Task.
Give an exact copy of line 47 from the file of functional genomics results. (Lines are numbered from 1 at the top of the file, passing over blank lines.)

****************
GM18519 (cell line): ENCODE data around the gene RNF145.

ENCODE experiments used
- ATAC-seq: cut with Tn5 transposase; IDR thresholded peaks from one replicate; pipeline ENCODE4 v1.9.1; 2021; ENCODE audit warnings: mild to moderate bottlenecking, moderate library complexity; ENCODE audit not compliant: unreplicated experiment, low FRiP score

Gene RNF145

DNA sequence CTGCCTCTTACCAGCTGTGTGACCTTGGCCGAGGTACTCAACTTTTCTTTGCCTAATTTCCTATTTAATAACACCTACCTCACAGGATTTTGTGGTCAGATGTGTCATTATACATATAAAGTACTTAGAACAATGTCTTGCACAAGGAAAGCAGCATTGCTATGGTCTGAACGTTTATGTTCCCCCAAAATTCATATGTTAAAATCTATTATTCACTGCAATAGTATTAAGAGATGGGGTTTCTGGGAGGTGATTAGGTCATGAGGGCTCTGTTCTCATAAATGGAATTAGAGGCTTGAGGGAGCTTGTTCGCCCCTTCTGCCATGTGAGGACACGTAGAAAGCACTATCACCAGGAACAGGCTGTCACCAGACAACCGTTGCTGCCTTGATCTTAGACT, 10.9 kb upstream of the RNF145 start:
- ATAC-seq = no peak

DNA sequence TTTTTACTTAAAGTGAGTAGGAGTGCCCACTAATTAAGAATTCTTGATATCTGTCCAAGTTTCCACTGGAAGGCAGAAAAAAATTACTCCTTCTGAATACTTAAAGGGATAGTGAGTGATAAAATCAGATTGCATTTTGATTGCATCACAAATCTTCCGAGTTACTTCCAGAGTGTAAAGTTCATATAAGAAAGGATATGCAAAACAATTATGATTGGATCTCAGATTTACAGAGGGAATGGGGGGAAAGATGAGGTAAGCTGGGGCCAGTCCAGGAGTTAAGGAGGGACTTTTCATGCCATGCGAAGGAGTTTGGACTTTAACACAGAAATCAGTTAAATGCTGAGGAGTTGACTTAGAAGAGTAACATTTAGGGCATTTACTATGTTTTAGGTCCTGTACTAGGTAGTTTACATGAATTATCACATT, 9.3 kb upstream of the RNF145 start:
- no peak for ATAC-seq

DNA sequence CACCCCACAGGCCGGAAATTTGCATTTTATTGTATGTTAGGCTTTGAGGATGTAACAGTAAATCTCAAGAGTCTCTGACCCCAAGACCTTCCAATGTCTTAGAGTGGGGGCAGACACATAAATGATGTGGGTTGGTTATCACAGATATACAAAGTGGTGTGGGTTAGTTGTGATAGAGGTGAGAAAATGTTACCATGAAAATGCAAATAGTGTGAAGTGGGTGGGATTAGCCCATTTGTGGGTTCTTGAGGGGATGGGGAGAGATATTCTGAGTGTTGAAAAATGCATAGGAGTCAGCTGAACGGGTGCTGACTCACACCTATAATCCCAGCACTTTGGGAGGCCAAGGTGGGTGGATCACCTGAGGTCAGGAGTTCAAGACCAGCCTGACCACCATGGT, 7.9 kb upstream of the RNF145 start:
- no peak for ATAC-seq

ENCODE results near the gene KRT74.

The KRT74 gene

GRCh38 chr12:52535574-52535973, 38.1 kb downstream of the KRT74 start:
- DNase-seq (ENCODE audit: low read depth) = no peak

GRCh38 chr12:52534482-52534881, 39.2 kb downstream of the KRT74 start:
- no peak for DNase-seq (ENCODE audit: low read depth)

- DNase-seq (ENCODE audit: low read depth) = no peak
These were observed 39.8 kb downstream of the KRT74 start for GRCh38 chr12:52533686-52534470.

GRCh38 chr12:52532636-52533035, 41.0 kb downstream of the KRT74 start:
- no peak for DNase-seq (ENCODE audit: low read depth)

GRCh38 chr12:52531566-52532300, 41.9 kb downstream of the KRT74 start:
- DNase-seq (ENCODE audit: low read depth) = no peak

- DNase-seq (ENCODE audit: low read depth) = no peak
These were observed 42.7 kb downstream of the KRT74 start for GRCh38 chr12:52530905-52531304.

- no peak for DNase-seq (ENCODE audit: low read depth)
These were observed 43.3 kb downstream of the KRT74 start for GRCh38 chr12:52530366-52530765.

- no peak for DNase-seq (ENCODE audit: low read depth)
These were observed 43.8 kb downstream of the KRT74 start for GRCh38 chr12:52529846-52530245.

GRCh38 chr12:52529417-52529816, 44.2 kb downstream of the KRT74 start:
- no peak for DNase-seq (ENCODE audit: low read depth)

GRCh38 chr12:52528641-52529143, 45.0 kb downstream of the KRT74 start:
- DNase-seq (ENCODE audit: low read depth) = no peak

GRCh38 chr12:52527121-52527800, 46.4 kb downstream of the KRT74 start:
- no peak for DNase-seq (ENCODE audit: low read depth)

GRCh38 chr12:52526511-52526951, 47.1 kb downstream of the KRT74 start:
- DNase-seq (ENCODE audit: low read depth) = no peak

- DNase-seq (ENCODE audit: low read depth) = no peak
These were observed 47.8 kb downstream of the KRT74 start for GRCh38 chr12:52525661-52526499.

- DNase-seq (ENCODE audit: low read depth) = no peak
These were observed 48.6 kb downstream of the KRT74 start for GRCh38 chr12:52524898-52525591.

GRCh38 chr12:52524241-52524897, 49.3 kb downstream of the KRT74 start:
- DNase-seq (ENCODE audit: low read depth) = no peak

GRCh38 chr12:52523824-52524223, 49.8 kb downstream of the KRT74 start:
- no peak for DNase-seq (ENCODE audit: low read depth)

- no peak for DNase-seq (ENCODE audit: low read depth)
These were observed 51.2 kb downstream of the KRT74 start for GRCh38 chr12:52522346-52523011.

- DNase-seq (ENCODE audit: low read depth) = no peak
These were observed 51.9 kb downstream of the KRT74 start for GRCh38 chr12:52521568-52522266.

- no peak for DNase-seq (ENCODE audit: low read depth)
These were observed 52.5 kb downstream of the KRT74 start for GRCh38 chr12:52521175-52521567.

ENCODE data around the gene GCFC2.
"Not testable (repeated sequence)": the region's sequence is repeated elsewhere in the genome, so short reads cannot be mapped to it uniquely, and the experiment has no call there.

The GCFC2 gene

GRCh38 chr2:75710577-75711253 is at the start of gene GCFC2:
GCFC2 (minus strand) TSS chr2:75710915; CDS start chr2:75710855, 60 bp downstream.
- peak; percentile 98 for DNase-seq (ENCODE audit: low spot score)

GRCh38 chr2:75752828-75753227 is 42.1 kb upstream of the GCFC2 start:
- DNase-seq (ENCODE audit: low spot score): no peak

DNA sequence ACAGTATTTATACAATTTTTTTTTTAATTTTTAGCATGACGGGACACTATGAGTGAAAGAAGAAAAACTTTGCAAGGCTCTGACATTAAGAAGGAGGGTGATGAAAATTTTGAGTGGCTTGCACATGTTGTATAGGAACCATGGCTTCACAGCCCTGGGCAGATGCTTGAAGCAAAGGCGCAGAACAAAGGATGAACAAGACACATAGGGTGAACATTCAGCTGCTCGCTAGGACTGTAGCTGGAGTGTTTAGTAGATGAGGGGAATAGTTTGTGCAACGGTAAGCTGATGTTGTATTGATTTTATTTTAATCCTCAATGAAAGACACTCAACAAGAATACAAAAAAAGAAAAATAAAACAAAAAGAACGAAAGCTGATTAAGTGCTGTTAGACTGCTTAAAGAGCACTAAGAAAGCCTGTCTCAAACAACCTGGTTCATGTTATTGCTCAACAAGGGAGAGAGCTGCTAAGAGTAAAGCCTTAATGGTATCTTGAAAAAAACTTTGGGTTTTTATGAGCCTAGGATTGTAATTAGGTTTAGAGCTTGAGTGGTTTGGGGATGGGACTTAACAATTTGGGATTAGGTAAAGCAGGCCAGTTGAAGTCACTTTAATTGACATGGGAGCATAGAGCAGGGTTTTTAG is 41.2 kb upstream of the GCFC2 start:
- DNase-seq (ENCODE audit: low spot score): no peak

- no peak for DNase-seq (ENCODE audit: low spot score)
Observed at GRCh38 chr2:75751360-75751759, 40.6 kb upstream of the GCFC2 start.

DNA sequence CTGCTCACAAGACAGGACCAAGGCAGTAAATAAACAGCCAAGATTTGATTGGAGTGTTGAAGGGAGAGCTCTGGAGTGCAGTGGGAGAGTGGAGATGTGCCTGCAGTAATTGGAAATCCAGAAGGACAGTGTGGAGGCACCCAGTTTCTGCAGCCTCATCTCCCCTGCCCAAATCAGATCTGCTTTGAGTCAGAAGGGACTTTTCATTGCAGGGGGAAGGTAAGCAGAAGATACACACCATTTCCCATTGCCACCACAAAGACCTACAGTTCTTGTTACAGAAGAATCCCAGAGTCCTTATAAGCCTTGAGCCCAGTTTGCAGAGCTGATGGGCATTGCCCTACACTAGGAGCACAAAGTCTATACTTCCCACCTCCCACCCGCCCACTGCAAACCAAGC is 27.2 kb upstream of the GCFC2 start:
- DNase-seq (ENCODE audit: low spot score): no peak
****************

- DNase-seq (ENCODE audit: low read depth) = no peak